“If it’s for the best player in college football, it’s hard to imagine that anybody’s been playing his position better than Chris Long is. It’s usually difficult to amass the type of numbers that [get attention if you’re a defensive lineman]. You have to see him to appreciate him. You all get to see him every week, you know how good of a player that he is and the impact that he has on games,” Groh said. “He had 10 tackles the other day, that’s pretty terrific. It’s not the same as completing 25 passes. So for some guy in Seattle or Portland who’s trying to mark his ballot, it’s hard to pick a guy who had 10 tackles or eight tackles over somebody who scored four touchdowns; we appreciate that fact. That’s the way the award has become and everybody in football understands that, but if it went strictly by the definition of the best player in college football, it’s hard to imagine that there are many players who are better than Chris Long is.”
A Lot Of Work Left To Do
The Hoos have posted seven straight wins and a 4-0 record in the ACC so far this season. With Coastal Division rivals like Georgia Tech and Miami trailing by at least two games in the loss column, Virginia and Virginia Tech are leading the way and both control their own destiny so to speak. That has some folks already getting geared up for the Nov. 24 contest with the Hokies.
Don’t count the coaches and players in that group. The Cavaliers are only halfway through their ACC schedule and three more conference opponents are on the docket before the VT game. So the team is focused on the next opponent: N.C. State. Besides, Groh pointed Tuesday that “at this time of the year it really is not about what your record is” because there’s a lot of work left to do. Some teams will continue to get better and improve their record. Some won’t. Some will rise and some will fall. As Groh as points out frequently you have to be ready to play each and every week because of the parity in college football. A lot of teams have talented players and outside of what Groh calls dominant teams, every team is capable of beating another.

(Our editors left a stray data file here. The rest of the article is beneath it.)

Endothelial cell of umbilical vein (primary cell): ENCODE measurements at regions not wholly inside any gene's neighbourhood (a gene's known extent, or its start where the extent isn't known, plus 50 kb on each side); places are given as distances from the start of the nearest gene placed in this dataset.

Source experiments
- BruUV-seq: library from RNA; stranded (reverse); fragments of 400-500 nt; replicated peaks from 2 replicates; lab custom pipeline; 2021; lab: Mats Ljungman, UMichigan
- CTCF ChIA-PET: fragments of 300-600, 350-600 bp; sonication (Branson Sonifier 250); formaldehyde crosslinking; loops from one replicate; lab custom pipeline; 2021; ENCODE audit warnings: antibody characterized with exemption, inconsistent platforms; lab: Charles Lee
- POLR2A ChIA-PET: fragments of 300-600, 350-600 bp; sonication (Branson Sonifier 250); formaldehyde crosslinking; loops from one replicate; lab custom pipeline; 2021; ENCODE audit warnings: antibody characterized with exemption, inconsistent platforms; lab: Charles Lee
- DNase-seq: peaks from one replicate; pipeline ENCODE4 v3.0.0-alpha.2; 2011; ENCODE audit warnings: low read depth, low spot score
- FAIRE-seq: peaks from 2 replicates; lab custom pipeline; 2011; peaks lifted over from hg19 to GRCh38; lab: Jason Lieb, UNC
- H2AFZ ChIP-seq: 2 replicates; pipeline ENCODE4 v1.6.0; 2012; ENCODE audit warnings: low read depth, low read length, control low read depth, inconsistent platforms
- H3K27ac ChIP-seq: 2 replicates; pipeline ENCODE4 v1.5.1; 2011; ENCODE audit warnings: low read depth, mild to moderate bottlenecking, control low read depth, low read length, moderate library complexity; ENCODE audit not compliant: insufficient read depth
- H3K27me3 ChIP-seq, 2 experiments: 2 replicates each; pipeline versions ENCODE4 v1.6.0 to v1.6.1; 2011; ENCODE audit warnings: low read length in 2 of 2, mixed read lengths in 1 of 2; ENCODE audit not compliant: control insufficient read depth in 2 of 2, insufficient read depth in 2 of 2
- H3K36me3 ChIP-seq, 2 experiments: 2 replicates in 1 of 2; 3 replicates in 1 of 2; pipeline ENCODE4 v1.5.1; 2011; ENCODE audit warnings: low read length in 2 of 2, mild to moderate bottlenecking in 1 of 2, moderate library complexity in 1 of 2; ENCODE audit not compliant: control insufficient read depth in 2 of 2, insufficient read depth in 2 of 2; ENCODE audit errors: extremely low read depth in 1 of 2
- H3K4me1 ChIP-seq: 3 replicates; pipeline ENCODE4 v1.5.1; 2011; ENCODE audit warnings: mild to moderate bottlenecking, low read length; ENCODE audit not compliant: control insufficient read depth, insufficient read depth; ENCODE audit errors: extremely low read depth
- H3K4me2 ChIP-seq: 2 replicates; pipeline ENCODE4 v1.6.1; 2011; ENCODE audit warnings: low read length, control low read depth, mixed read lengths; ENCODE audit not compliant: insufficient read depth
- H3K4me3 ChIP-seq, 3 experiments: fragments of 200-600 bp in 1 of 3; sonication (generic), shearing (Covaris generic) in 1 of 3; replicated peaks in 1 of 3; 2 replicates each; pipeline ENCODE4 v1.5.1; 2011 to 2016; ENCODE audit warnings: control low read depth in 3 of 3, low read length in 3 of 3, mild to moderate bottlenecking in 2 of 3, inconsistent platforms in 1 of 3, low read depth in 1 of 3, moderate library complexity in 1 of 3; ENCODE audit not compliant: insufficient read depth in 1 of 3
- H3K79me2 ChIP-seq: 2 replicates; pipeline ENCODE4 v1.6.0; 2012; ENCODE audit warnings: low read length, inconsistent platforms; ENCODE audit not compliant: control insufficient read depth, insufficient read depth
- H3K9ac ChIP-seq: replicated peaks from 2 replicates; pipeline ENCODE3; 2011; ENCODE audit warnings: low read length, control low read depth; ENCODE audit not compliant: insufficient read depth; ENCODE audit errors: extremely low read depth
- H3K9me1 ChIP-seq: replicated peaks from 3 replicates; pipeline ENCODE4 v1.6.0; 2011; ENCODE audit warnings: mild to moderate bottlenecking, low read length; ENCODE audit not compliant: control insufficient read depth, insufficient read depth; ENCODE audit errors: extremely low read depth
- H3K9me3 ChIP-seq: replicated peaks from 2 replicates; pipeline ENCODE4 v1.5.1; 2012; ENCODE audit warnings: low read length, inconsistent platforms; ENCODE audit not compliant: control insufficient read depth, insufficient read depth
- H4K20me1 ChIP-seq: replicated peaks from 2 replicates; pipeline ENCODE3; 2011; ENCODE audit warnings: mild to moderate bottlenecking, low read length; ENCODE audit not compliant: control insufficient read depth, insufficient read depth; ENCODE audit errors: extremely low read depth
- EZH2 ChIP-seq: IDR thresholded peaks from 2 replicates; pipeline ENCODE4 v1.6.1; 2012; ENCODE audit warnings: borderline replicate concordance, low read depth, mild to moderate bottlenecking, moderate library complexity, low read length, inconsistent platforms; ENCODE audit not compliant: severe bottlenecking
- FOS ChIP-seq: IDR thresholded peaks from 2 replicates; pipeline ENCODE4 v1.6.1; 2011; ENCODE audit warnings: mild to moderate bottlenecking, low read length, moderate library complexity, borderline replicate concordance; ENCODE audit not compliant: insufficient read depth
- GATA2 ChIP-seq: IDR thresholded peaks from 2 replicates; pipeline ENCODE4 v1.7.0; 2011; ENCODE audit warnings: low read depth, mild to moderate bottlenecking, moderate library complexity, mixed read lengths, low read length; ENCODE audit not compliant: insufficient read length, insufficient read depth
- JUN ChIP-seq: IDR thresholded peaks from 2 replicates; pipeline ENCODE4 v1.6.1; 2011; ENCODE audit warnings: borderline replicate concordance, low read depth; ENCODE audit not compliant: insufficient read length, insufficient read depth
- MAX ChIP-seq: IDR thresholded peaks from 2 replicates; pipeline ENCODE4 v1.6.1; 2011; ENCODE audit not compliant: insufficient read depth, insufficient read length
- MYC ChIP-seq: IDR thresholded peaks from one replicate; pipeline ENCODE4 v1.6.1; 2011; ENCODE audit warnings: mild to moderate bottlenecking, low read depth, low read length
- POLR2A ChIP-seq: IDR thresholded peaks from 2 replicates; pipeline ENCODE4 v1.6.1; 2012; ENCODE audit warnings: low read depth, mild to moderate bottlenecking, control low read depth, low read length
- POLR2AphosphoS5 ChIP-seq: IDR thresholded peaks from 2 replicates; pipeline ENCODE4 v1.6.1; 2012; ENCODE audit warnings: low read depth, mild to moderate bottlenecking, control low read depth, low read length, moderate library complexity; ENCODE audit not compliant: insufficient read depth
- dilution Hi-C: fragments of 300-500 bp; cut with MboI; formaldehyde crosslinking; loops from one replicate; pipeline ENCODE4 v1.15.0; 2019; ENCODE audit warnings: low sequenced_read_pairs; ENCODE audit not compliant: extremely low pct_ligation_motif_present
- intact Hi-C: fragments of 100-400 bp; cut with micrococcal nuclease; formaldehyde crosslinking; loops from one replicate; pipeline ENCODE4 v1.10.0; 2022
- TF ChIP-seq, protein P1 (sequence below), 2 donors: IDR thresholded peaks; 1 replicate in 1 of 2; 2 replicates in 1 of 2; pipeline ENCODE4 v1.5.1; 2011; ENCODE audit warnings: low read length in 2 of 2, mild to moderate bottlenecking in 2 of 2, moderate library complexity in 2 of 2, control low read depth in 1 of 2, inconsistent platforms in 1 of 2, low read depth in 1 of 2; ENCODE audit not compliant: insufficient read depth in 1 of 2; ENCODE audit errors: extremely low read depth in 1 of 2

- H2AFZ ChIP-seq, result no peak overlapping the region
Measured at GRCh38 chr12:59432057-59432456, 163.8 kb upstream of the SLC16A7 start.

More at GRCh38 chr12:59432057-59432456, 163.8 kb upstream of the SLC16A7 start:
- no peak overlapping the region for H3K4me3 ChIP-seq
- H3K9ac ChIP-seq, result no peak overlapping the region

Virginia fans are rightfully excited about the 7-1 Hoos, but the team is only at the halfway point of the ACC season.
There’s also an added complication for UVa: the bye week doesn’t come until Nov. 17. That means 11 straight weeks of practice and games following a month of fall training camp. There is a day-to-day grind about that sort of schedule that can wear you down physically and mentally. Add in the fact that Virginia has been in emotional, down-to-the-wire battles for three straight weeks and there may be cause for concern.
“What’s really critical for our team to understand, and I think we do appreciate this fact, is we’ve been doing this since Aug. 5. We’re pretty close to putting our pads on every day for three months. We’ve played two-thirds of the games on our schedule, so it would seem as if ‘Boy, we’ve been doing this a long time.’ [But] we’ve only played four of our eight conference games, so we’re really just getting started in terms of how this thing is going to turn out,” Groh said. “This is the time that individually and collectively we need a surge of energy and enthusiasm and interest, not a wearing-out of it. As challenging and exciting as some of the previous games and weeks have been, it would be more so now. That stimulus hopefully will be part of the overall progression of the team.”